Habit of catsear

Multiple flowers on each stem is common

Plant is a rosette


Close up of the flower showing the many yellow petals (ray florets) that are distinctive of this weed

Flower and seed heads with a few remaining seeds

Flower is solitary on a branched stem


Taraxacum officinale margin is more uneven

Scientific Name

Hypochoeris radicata L.

Common Names

catsear, common catsear, flatweed, false dandelion, long-rooted catsear, hawkweed, rooted catsear, dandelion


A native of Europe, Asia and North Africa




It is a perennial herb that grows from 15 to 80cm in height. A rosette-forming herb (a cluster of leaves at the base of a plant often lying flat against the ground) with shallowly divided leaves lying flat on the ground. The stems are erect with a yellow, terminal flower.



It is found most commonly in cooler to temperate areas of Australia. Often found in drier areas as its deep taproot tends to give it drought resistance. It tolerates a wide range in soil types, texture and pH. Grows mainly on sandy to sandy clay loam red and red brown earths; also on shallow stony soils of hillsides, less frequent on grey clay soils. It does not however tolerate poorly drained soils. It is most often found in pastures, cultivation, lawns, fallow paddocks, disturbed areas, roadsides and waste places.

General Description

Stems and Leaves:

The first leaves (cotyledons) are club-shaped, with a round apex, and hairless. The mature leaves grow to 15 to 20cm long. The leaves are arranged in a basal rosette and are hairy with toothed or irregularly lobed margins. The basal leaves are obovate in shape and are 5-20cm long and 10-40mm wide with toothed margins that are deeply wavy. The basal leaves are also densely hairy, rarely glabrous (without hairs or scales), and are sessile (without a stalk). The upper leaves if present are similar and reduced in size as they go up the stem. Leaves emit a milky sap when broken. It has leafless flower stalks (scapes) with 2 to 7 flowers on each stalk. The flower stalks also emit a milky sap when broken.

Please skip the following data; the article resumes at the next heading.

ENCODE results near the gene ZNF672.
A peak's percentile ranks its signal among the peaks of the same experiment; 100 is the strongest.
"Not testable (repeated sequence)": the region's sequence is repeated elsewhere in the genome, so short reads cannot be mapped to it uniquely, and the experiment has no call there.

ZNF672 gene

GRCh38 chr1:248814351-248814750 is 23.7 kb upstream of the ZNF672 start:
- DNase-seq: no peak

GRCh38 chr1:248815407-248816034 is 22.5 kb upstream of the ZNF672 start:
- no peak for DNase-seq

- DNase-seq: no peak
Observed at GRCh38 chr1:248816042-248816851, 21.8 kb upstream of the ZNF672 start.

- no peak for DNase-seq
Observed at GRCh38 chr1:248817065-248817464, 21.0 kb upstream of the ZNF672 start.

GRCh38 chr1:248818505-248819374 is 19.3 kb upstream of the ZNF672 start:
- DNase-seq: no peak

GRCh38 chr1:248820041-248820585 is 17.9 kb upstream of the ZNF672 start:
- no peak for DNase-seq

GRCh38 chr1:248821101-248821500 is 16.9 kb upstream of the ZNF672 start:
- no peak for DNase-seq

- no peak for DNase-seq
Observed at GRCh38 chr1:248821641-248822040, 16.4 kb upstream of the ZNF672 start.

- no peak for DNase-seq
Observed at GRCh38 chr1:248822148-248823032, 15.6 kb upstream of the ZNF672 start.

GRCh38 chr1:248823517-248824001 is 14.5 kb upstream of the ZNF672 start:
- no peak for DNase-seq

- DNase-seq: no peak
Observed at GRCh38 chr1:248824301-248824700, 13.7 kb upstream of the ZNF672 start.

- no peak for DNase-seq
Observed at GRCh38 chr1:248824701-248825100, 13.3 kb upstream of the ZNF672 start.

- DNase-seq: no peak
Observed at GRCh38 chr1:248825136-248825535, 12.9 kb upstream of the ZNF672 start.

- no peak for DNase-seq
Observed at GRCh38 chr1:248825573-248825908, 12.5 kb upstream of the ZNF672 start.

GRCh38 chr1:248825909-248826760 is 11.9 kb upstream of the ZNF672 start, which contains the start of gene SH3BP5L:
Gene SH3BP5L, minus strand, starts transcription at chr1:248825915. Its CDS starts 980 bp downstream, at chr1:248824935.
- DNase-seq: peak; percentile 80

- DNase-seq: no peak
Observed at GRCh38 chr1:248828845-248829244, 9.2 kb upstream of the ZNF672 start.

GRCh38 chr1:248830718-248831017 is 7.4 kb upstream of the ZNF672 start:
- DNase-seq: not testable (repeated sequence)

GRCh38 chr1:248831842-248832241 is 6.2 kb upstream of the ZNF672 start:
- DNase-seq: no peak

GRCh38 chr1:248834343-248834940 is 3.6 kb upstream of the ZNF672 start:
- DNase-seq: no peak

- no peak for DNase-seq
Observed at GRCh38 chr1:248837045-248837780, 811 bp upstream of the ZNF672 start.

Flowers and Fruit:

The flowerheads (capitula) are solitary on branched stems. The flowerheads are up to 5-15mm in diameter with bracts 2.5cm long and yellow ligulate florets. The achene (a dry indehiscent 1-seeded fruit) is orange-brown and is 4-7mm long, has fine, toothed ribs and a long slender beak 7-10mm long that carries two rows of pappus (hairs) that are 8-14mm long which aid in dispersal by wind. Flowers spring-autumn.


Distinguishing characteristics

The rosette growth habit, irregularly lobed leaves, and bright yellow flowers are all characteristics that help with the identification of common catsear. Dandelion (Taraxacum officinale) resembles catsear but has an unbranched hollow flower stalk (peduncle) much more divided leaves with the tips of the lobes pointing towards the base of the leaf and the flowerheads borne singly at the ends of the long, unbranched, leafless stalks (scapes) arising from the centre of the rosette. Crepis capillaris (L) Wallr (smooth hawkesbeard) can also be distinguished from Hypochoeris radicata in that Hypochoeris radicata has unbranched and/or slightly branching stems whereas Crepis capillaris has grooved stems that are branched from the base or above and upper leaves that are stem clasping. Hypochoeris radicata has obviously hairy leaves. Furthermore, the pappus is mounted on a long slender beak on all seeds whereas Hypochoeris glabra (smooth catsear) occurs in similar habitats but the leaves are generally hairless but sometimes have short, rigid marginal hairs or with sparse, coarse hairs on the upper surface and along the lower midrib. The outer most seeds do not have a beak so the pappus is directly attached to the seed. The pappus of the inner seeds is usually on a long beak.



Sources & References

Auld BA, Meld RW (1992) 'Weeds an illustrated botanical guide to the weeds of Australia.' (Inkata Press: Melbourne)

Cunningham GM, Mulham PL, Leigh JH (1981) 'Plants of Western New South Wales.' (NSW Government Printing Office: Australia)

Harden GJ (Ed) (2002) 'Flora of New South Wales.' (University of New South Wales Press Ltd: Sydney, Australia)

Hafliger E, Basle B, Lucerne J (1975) 'Ciba-Geigy weed tables: a synoptic presentation of the flora accompanying agricultural crops (JR Geigy: Basle)

Whibley DJ, Christensen TJ (1991) 'Garden weeds identification and control.' (Kangaroo Press: Sydney)  

Wolff MA (1999) 'Winning the war on weeds: The essential gardener's guide to weed identification and control.' (Inkata Press: Sydney)

State Noxious Weed Control Board (2003) www.nwcb.wa.gov

Virginia Tech Weed Identification Guide (2004) www.nwcb.wa.gov


Prepared by Kylie Pethybridge, 2005

Checked by Carole Campbell, 2005

Updated by Justin KY Chu, July 2005

Checked by Dr Peter Michael, July 2005